Lower urinary tract symptoms affect more than half of older men. Options for bothersome symptoms include α- adrenergic-receptor blockers, 5α-reductase inhibitors, phosphodiesterase-5 inhibitor therapy, and antimuscarinic therapy. Read the latest Clinical Practice article on this topic. BPH, a histologic diagnosis, is a condition that occurs with aging; the prevalence increases from 25% among men 40 to 49 years of age to more than 80% among men 70 to 79 years of age.

Clinical Pearls

What are the lower urinary tract symptoms associated with BPH?

The symptoms are classified as obstructive voiding or bladder storage symptoms. Obstructive voiding symptoms include urinary hesitancy, delay in initiating micturition, intermittency, involuntary interruption of voiding, weak urinary stream, straining to void, a sensation of incomplete emptying, and terminal dribbling. Storage symptoms include urinary frequency, nocturia, urgency, incontinence, and bladder pain or dysuria.

What are the risk factors for developing BPH?

In addition to increased age, additional risk factors include black (vs. white) race, obesity, diabetes, high levels of alcohol consumption, and physical inactivity; mechanisms underlying these associations remain poorly understood. Physiological markers associated with an increased risk of benign prostatic hyperplasia include levels of endogenous testosterone and dihydrotestosterone as well as increased levels of dehydroepiandrosterone and estradiol, insulin-like growth factors, and inflammatory markers (e.g., C-reactive protein).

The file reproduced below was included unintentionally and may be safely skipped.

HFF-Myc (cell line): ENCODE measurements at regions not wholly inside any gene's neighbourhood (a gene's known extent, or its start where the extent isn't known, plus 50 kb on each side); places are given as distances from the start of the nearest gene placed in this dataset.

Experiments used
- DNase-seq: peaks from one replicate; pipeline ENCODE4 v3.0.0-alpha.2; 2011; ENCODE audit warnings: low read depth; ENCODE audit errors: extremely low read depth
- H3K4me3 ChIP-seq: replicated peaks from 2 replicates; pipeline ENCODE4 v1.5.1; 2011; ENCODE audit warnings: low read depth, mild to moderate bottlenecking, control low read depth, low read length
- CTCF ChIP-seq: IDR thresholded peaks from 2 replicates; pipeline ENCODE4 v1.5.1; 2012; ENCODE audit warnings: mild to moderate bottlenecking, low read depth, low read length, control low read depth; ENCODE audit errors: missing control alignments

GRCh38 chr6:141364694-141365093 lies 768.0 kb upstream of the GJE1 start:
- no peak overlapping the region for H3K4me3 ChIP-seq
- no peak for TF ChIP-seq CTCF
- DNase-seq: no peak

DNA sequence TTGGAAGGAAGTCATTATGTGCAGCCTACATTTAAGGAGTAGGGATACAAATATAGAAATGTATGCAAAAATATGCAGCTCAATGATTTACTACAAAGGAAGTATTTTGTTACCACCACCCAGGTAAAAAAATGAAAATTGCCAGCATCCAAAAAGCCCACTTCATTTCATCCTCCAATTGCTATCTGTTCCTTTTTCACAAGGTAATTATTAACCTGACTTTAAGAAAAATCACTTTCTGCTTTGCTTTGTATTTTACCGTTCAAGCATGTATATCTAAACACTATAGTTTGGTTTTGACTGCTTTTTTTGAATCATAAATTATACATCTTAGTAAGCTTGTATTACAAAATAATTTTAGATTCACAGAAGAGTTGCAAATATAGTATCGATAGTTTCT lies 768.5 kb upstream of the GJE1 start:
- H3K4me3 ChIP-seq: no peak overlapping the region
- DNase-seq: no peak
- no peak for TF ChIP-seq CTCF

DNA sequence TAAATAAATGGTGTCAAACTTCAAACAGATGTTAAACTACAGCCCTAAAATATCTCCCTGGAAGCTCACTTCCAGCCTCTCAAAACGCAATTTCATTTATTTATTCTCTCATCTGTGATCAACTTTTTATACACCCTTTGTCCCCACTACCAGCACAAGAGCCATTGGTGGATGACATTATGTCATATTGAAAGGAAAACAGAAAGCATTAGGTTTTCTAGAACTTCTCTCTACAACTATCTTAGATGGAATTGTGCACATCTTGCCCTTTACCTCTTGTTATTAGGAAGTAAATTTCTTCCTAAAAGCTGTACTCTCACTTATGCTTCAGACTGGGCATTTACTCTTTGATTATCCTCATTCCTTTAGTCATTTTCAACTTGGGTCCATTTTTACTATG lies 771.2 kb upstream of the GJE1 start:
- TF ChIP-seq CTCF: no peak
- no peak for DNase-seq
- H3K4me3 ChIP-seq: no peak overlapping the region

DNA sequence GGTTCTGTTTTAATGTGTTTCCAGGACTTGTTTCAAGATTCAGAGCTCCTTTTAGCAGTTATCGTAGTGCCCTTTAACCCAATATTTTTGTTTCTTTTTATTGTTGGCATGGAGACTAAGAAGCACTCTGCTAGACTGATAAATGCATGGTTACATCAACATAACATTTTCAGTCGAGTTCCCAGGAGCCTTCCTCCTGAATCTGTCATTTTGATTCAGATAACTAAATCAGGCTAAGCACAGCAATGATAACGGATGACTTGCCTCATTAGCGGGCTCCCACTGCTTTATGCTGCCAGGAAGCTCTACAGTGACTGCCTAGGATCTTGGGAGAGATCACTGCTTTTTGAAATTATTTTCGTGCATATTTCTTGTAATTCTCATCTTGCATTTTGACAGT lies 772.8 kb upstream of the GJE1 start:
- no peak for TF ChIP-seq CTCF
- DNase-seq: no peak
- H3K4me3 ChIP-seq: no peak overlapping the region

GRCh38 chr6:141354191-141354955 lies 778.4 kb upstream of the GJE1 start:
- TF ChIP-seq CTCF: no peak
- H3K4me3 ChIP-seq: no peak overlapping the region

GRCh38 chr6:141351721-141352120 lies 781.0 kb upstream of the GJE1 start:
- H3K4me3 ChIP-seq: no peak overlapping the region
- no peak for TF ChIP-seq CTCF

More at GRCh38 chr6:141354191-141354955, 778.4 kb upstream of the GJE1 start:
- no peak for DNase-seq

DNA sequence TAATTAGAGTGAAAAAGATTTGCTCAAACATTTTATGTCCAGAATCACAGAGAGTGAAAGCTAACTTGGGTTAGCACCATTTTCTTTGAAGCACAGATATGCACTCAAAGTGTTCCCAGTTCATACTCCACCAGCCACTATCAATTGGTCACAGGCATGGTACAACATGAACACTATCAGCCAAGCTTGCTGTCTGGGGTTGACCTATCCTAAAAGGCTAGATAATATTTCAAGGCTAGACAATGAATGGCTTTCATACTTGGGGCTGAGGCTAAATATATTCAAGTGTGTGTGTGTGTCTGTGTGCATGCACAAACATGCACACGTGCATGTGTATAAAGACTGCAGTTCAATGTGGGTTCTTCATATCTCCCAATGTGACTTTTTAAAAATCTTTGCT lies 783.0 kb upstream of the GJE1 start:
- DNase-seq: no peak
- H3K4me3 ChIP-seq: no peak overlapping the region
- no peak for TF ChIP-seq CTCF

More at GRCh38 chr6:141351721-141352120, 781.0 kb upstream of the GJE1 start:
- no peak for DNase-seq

– See more at: http://blogs.nejm.org/now/index.php/bph/2012/07/20/#sthash.9rzScxeD.dpuf

Lower urinary tract symptoms affect more than half of older men. Options for bothersome symptoms include α- adrenergic-receptor blockers, 5α-reductase inhibitors, phosphodiesterase-5 inhibitor therapy, and antimuscarinic therapy. Read the latest Clinical Practice article on this topic. BPH, a histologic diagnosis, is a condition that occurs with aging; the prevalence increases from 25% among men 40 to 49 years of age to more than 80% among men 70 to 79 years of age.

Clinical Pearls

What are the lower urinary tract symptoms associated with BPH?

The symptoms are classified as obstructive voiding or bladder storage symptoms. Obstructive voiding symptoms include urinary hesitancy, delay in initiating micturition, intermittency, involuntary interruption of voiding, weak urinary stream, straining to void, a sensation of incomplete emptying, and terminal dribbling. Storage symptoms include urinary frequency, nocturia, urgency, incontinence, and bladder pain or dysuria.

What are the risk factors for developing BPH?

In addition to increased age, additional risk factors include black (vs. white) race, obesity, diabetes, high levels of alcohol consumption, and physical inactivity; mechanisms underlying these associations remain poorly understood. Physiological markers associated with an increased risk of benign prostatic hyperplasia include levels of endogenous testosterone and dihydrotestosterone as well as increased levels of dehydroepiandrosterone and estradiol, insulin-like growth factors, and inflammatory markers (e.g., C-reactive protein).

– See more at: http://blogs.nejm.org/now/index.php/bph/2012/07/20/#sthash.9rzScxeD.dpuf